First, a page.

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Subject: Average Number of Turns in Friedrich rss

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Alex Carr
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A friend and I tackled this problem and with some help determined that it takes 15.2 cards on average for the four event cards that will hand Prussia the win to appear. Or in other terms, the average game length is 21 turns. Perhaps even more chilling, 22% of games will go to the last card.

The immediate consequence of this data is the revelation that Friedrich is actually a very long game if Prussia wins. Secondly, in both of my games Prussia had little chance of making it 21 turns.
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Charles F.
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Most interesting. Thanks for taking the time. Could you provide the probabilities for the various turns?
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Tom Hudson
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This seems bogus. How did you arrive at your conclusion, considering it’s possible for the game to end on turn 9--unlikely, I admit.

In my experience if the Prussia player is any good, Prussia has a decided advantage. Consider that if only one ally goes out early in the game, which is not unusual, Prussia’s chances go up dramatically.
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Luca Iennaco
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charlesf wrote:
Could you provide the probabilities for the various turns?


Turn...chance that the game is over at the end of that turn

09...00,03%
10...00,13%
11...00,33%
12...00,65%
13...01,14%
14...01,83%
15...02,75%
16...03,92%
17...05,39%
18...07,19%
19...09,35%
20...11,90%
21...14,87%
22...18,30%
23...22,22%
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Jon Dieringer
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Seems quite sound, except for the "it takes 15.2 cards" part. I see it as 12.3 cards. Otherwise 15.2 cards seems to disagree with the 20th turn average ending. 12.3 agrees more.
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Was George Orwell an Optimist?
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chemist wrote:
Seems quite sound, except for the "it takes 15.2 cards" part. I see it as 12.3 cards. Otherwise 15.2 cards seems to disagree with the 20th turn average ending. 12.3 agrees more.


To be sound the thread title would need to be changed to "Average Number of Turns in Friedrich When the Prussians Win" as well.

The average number of turns for all plays would have to take into account the games where other powers win. Those games will almost certainly have a lower average number of turns than the games which the Prussians win.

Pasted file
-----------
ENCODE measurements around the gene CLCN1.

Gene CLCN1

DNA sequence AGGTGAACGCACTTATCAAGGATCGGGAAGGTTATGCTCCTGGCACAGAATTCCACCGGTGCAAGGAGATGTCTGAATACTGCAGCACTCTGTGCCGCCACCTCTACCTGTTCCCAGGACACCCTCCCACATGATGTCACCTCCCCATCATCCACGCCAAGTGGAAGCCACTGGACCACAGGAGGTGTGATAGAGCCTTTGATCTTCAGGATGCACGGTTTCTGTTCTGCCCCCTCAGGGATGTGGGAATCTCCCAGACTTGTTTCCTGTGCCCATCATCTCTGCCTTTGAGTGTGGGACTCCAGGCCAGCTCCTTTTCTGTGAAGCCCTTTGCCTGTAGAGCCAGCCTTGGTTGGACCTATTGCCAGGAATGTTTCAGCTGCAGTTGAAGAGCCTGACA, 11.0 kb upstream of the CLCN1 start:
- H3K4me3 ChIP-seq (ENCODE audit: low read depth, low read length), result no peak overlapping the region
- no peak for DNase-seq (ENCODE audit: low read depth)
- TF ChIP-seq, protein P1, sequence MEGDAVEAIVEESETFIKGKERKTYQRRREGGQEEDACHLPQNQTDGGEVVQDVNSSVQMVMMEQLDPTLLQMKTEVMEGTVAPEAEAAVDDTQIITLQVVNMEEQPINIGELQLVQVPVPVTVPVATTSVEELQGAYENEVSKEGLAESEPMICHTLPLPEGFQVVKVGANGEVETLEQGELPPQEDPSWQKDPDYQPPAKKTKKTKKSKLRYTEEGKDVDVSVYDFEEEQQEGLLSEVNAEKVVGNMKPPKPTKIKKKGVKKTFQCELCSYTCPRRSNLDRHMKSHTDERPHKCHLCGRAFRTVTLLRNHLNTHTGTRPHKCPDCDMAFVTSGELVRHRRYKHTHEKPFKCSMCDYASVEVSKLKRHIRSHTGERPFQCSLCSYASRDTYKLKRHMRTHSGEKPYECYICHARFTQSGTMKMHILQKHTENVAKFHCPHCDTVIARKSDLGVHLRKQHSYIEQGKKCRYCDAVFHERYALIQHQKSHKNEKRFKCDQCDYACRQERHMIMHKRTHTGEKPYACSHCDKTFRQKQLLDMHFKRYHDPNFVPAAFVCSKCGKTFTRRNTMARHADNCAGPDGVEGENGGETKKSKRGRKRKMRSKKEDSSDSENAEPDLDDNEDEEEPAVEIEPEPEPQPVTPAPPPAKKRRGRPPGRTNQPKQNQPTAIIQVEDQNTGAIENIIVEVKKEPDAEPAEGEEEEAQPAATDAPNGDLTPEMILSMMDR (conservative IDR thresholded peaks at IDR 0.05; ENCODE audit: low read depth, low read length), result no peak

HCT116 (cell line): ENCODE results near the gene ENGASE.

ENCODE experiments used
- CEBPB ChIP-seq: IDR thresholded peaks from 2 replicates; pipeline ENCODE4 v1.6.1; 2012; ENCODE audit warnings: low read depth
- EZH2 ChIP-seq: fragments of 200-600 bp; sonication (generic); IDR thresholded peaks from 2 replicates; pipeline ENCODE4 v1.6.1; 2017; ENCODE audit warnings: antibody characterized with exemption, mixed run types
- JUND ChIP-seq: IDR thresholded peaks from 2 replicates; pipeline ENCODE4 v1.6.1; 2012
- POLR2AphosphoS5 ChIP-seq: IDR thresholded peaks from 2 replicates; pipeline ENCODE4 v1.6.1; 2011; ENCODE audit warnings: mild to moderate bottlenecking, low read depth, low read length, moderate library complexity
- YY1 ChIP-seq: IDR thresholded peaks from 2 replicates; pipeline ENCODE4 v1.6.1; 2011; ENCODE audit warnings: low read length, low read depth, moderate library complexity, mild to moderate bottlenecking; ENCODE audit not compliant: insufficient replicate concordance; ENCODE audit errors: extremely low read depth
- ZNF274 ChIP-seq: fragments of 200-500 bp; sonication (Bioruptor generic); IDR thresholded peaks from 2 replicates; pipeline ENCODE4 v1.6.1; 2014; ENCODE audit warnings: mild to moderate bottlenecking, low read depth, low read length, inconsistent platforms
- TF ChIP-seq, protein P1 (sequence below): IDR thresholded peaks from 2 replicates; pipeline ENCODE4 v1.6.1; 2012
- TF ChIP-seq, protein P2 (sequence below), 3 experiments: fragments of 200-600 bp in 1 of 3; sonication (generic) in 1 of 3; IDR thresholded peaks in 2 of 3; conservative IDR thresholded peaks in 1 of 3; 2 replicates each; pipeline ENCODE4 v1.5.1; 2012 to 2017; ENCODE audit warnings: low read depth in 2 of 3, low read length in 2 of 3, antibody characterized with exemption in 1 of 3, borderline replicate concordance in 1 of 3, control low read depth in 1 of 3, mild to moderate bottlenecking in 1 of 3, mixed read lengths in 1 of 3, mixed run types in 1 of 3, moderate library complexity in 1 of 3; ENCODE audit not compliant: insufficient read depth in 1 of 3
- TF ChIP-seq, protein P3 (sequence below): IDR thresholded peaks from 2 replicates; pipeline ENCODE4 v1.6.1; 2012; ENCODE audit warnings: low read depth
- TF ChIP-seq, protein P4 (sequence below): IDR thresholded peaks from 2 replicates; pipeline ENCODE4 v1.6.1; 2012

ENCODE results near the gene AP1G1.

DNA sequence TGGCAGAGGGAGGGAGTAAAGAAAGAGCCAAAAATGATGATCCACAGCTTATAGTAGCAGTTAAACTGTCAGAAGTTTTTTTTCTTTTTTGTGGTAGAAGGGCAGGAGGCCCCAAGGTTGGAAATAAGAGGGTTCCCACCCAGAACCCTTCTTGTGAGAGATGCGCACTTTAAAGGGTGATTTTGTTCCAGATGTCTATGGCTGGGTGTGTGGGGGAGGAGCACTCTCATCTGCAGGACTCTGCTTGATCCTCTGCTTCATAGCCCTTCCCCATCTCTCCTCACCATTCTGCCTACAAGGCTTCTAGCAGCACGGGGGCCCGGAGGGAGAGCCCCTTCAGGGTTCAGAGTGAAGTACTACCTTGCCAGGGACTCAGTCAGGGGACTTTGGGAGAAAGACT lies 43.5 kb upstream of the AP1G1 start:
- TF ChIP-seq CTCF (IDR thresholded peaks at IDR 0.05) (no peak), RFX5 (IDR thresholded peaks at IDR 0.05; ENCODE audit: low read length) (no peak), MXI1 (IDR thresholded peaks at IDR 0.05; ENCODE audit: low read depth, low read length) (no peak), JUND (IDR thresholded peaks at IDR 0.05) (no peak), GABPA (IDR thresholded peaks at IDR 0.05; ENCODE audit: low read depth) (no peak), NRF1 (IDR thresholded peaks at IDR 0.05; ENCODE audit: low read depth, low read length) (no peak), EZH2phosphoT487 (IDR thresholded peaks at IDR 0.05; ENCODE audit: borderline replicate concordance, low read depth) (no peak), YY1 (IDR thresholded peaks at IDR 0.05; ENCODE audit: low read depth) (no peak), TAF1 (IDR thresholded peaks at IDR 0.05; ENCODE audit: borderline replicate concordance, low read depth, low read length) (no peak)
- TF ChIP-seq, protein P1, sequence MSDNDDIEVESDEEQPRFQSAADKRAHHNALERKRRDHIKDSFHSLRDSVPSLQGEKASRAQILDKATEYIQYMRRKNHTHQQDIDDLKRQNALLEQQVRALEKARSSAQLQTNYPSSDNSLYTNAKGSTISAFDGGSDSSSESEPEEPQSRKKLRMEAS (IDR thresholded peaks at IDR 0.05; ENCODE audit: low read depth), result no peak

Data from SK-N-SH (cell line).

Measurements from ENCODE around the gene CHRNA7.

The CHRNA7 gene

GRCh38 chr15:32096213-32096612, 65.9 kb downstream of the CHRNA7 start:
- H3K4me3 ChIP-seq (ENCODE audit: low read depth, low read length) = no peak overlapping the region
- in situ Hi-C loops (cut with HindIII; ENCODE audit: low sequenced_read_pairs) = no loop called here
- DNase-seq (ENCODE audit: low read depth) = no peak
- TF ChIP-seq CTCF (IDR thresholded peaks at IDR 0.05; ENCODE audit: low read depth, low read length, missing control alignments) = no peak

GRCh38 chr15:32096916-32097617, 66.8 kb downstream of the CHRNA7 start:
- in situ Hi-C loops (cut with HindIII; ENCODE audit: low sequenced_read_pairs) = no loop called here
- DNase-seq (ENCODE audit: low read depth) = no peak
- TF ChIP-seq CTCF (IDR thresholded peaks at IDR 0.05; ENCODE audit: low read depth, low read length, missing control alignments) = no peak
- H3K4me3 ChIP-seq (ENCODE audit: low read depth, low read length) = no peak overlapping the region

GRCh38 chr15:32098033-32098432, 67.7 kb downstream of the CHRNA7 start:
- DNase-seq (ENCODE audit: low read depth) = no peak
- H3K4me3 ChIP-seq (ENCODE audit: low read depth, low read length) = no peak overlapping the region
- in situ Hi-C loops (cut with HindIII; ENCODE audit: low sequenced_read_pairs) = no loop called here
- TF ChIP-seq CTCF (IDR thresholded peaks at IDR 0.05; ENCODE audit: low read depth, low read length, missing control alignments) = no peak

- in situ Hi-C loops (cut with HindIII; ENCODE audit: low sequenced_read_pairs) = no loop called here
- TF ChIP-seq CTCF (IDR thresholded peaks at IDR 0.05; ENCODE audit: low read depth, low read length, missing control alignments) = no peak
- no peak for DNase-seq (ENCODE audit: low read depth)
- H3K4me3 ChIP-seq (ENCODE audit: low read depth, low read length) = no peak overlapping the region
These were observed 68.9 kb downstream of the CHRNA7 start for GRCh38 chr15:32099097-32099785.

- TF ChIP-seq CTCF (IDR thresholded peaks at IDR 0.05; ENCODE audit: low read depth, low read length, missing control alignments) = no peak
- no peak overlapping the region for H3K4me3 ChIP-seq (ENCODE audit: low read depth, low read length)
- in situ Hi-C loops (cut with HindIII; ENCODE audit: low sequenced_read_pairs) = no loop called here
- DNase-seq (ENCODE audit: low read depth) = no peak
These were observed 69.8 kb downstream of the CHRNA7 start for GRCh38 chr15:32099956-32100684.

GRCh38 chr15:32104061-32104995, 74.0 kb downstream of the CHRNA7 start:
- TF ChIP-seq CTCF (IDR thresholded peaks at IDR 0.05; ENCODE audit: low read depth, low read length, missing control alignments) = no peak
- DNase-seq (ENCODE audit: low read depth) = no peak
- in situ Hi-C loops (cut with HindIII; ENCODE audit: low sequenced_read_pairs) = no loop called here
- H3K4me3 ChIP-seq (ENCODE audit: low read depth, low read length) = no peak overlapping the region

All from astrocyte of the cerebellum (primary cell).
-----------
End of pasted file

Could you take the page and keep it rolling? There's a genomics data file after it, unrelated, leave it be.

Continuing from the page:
I also believe that amongst equally skillful players Friedrich will win far less than half the time, in which case the average number of turns for all games will be closer to the average number of turns in lost games than in won games.
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Luca Iennaco
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chemist wrote:
Seems quite sound, except for the "it takes 15.2 cards" part. I see it as 12.3 cards. Otherwise 15.2 cards seems to disagree with the 20th turn average ending. 12.3 agrees more.


Do the average (multiply each turn for the % that it is the last one).
The sum is 20,2 (since you do not draw in the first 5 turns, it means 15,2 cards).
Have fun!
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Luca Iennaco
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Sphere wrote:
To be sound the thread title would need to be changed to "Average Number of Turns in Friedrich When the Prussians Win" as well.


Indeed.

Sphere wrote:
The average number of turns for all plays would have to take into account the games where other powers win.


Yes, but since it depends by the the players (not by a deck of cards), you can't calculate the odds (you may keep some statistic, if you wish... but it'll need a lot of plays and probably will be significative only in your group).

Sphere wrote:
I also believe that amongst equally skillful players Friedrich will win far less than half the time


One on four would be fair (since it is a 4-player game).
Or one on three if you play it with only 3 players.
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Ralph H. Anderson
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Since there are actually 6 powers that can win (Russia, Sweden, France, Austria, Imperial Army and Prussia/Hannover), wouldn't you want them all to have a chance to win equally? So 1 in 6 would be the chances if all have an equal shot at winning no matter how many players are playing.

Of course, so far it appears that Austria wins the most - certainly more than 1 in 6 and I would love to hear if anyone has even come close to winning as the Swedes! However, I would argue that this is probably due to inferior play by all the other nations - and most probably by Prussia/Hannover. And of course, the fact that the other nations can be put our of the game lowers their chances of winning as well.

I would love to hear strategies. We are thinking that Prussia must vigoursly defend against Austria in Schleisen. Not necessarily by winning battles but by forcing many many battles that Friedrich loses by one point at a time.

Anyway - love the game!
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